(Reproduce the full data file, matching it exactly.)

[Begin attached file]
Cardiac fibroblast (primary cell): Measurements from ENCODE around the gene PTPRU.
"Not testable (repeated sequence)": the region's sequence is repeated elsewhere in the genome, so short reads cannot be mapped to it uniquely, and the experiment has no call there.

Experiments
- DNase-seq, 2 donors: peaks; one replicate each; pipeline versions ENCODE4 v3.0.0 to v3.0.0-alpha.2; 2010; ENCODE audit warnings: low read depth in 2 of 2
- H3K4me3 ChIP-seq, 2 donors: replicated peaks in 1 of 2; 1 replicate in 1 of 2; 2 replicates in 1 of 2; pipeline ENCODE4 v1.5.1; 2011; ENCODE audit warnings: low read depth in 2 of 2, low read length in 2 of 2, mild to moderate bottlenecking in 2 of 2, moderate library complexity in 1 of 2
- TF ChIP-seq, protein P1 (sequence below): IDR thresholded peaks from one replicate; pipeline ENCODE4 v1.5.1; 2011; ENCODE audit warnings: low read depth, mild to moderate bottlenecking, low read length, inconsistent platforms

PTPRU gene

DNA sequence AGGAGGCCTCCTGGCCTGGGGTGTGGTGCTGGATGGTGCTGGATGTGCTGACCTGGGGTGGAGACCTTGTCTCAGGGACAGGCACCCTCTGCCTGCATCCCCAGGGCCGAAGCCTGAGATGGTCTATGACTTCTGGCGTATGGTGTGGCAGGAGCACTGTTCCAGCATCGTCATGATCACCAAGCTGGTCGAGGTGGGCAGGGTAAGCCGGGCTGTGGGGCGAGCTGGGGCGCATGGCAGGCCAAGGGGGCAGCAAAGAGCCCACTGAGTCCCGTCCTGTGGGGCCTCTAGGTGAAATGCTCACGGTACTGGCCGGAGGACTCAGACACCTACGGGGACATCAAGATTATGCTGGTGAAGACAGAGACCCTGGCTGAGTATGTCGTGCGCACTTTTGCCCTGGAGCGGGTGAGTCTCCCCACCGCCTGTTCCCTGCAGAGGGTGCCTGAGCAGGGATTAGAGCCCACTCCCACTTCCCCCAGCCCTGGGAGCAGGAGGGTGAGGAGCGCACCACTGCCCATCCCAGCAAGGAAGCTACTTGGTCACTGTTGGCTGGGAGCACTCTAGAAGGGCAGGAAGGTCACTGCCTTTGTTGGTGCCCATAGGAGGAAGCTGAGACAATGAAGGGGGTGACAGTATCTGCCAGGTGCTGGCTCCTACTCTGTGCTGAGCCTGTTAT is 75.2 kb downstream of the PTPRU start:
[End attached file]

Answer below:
Cardiac fibroblast (primary cell): Measurements from ENCODE around the gene PTPRU.
"Not testable (repeated sequence)": the region's sequence is repeated elsewhere in the genome, so short reads cannot be mapped to it uniquely, and the experiment has no call there.

Experiments
- DNase-seq, 2 donors: peaks; one replicate each; pipeline versions ENCODE4 v3.0.0 to v3.0.0-alpha.2; 2010; ENCODE audit warnings: low read depth in 2 of 2
- H3K4me3 ChIP-seq, 2 donors: replicated peaks in 1 of 2; 1 replicate in 1 of 2; 2 replicates in 1 of 2; pipeline ENCODE4 v1.5.1; 2011; ENCODE audit warnings: low read depth in 2 of 2, low read length in 2 of 2, mild to moderate bottlenecking in 2 of 2, moderate library complexity in 1 of 2
- TF ChIP-seq, protein P1 (sequence below): IDR thresholded peaks from one replicate; pipeline ENCODE4 v1.5.1; 2011; ENCODE audit warnings: low read depth, mild to moderate bottlenecking, low read length, inconsistent platforms

PTPRU gene

DNA sequence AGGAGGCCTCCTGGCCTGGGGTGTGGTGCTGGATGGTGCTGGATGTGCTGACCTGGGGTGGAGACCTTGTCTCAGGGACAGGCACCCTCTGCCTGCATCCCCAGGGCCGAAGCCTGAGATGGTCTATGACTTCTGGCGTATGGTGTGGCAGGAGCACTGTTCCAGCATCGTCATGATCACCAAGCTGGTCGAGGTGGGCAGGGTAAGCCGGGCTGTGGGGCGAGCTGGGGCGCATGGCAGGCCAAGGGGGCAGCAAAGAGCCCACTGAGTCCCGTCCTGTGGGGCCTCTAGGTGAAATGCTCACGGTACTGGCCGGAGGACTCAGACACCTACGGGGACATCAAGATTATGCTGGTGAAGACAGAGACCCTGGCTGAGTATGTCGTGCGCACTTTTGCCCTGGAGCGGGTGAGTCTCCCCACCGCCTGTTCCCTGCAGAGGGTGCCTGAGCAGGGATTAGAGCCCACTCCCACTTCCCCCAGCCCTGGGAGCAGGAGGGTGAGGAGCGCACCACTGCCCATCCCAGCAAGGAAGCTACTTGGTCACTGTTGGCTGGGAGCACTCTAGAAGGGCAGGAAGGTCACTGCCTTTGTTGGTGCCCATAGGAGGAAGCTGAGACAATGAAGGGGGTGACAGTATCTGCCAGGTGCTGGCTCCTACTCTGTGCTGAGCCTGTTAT is 75.2 kb downstream of the PTPRU start: